British Women Prefer Not To Discover Their Genetic Risk of Developing Cancer
In the UK, more than 7,000 women are diagnosed with ovarian cancer each year, and one woman is killed by the disease every two hours. Yet, according to a new survey, a large proportion of British women would rather not know their own genetic risk of developing ovarian cancer.
Of the respondents, a third claimed to have a family history of ovarian cancer but 40% said they had not undergone tests to determine their own genetic risk. A quarter of those surveyed said that they were “too scared” to find out how much they might be at risk. The women were also unfamiliar with the symptoms of the disease, with half of women surveyed being unaware that stomach pains and bloating could be caused by ovarian cancer, and 33% not knowing of any symptoms at all.
The necessary tests are easily accessible for those most at risk. Genetic testing is available on the NHS for anyone with a family history of ovarian or breast cancer, and the charity Ovarian Cancer Action offer an online risk calculator on their website. These tests are encouraged because they give women who are at a high risk the opportunity to take preventative measures. Surgical removal of the breasts (a mastectomy) or reproductive organs reduce the chance of developing breast or ovarian cancer to almost nothing. Unfortunately, while so many women feel afraid of having their own genetic risk revealed, these measures are not being taken as much as they should be.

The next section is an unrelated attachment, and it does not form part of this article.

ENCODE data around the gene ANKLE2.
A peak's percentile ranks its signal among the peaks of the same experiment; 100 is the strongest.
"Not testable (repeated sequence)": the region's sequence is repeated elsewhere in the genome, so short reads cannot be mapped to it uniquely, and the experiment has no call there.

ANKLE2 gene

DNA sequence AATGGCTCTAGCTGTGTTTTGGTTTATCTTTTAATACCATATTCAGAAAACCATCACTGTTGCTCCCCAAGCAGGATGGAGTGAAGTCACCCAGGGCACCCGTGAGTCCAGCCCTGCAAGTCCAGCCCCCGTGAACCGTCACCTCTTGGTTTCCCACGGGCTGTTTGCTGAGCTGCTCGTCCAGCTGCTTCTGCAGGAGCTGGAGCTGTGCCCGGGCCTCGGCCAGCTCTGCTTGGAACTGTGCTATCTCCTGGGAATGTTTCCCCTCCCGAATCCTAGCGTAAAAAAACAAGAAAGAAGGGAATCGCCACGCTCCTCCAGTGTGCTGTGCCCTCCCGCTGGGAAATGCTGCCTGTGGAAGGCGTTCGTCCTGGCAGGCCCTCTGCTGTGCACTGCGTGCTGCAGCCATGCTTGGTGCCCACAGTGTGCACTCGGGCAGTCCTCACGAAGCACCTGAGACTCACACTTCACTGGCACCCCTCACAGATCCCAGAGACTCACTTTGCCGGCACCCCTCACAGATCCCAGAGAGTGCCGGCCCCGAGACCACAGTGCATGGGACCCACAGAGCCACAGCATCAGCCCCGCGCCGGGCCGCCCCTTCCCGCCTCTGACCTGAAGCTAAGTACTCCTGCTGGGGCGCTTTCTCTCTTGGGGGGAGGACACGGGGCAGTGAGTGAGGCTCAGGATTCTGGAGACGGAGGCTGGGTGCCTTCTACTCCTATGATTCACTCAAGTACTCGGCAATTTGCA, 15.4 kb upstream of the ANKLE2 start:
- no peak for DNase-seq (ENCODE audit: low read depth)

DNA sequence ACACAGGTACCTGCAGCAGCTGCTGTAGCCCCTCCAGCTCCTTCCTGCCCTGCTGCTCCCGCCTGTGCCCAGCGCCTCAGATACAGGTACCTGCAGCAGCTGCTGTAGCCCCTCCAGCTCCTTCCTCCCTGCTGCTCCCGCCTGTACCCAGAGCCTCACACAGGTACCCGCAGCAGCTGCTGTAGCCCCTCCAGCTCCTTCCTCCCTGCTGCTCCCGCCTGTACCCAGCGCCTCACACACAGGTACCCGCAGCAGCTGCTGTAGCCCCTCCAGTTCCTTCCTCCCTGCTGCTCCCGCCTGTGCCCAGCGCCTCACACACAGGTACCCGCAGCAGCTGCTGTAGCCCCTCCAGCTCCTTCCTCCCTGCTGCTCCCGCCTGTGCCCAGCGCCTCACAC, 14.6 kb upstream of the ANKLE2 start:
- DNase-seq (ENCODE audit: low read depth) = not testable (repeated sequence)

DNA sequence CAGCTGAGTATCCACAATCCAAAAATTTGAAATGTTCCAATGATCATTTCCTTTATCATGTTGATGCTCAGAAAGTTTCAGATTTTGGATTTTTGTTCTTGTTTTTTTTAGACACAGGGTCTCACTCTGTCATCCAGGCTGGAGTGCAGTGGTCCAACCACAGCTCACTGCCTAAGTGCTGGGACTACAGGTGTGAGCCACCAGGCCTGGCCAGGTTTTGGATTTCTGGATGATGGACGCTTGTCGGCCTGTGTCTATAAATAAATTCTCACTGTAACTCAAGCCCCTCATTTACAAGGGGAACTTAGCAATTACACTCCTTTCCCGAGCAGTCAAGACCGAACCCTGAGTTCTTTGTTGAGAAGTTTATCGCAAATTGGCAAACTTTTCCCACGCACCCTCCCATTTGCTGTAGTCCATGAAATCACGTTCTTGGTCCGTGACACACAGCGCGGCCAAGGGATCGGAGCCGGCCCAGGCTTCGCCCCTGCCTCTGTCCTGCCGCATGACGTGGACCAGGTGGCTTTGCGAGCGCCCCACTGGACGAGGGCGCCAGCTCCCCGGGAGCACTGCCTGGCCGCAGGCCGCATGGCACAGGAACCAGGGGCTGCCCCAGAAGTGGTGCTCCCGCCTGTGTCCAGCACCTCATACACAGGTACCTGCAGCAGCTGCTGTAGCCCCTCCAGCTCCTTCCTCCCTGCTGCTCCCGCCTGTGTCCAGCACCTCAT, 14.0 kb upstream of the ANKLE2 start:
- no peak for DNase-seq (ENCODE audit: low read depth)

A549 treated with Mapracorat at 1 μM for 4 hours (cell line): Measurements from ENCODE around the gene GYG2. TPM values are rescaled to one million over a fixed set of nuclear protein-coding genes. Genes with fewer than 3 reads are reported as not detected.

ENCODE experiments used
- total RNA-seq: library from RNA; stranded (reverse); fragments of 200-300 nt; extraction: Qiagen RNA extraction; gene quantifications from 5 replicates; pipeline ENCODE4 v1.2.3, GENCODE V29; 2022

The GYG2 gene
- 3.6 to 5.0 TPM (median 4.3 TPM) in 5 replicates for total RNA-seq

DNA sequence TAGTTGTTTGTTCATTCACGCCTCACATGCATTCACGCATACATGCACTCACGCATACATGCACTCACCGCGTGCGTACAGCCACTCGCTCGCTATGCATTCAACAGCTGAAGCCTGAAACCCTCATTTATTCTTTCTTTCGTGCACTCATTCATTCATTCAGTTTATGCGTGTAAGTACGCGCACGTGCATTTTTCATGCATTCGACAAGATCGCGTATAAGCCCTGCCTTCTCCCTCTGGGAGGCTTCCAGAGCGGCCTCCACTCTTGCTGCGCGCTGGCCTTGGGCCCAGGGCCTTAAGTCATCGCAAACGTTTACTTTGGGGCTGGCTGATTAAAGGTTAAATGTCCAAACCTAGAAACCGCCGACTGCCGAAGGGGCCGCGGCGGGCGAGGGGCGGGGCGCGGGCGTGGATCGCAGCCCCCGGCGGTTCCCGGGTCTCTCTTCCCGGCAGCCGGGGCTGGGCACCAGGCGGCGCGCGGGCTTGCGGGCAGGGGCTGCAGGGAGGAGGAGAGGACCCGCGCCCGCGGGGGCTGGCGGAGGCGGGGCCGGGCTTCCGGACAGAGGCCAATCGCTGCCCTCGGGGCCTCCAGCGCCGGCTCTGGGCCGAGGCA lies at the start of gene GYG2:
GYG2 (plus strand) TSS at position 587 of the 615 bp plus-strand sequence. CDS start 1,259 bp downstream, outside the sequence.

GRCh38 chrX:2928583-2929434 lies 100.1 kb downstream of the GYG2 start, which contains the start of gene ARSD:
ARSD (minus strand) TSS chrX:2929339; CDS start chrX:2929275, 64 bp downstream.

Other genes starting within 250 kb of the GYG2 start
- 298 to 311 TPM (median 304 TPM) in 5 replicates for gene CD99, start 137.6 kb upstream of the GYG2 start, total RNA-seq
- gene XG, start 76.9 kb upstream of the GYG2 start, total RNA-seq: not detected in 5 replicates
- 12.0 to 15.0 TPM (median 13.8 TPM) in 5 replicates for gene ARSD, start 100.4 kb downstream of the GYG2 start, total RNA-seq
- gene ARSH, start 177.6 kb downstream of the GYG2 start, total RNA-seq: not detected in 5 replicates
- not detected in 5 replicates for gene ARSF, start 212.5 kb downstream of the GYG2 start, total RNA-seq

It seems that this in an area where celebrity influence can play a significant role. Cancer Research UK reported that, in 2013, referrals for genetic testing in Britain more than doubled following Angelina Jolie’s preventative mastectomy – up to 4,847, compared to 1,981 for the same period in 2012. However, the UK Genetic Testing Network are yet to release figures which show whether this factor has had a lasting impact.
The genetic tests reveal whether there is a mutation in the BRCA1/2 gene – a mutation which causes one in five cases of ovarian cancer and one in ten cases of breast cancer. It raises the chance of developing the latter to 87%. The clear danger of this gene mutation has led campaigners to call for genetic testing to be offered to all patients at the point of diagnosis.
“Knowing that you’re at a greater risk of developing cancer can be frightening but the benefits of knowing far outweigh a temptation to bury your head in the sand,” says Katherine Taylor, chief executive of Ovarian Cancer Action.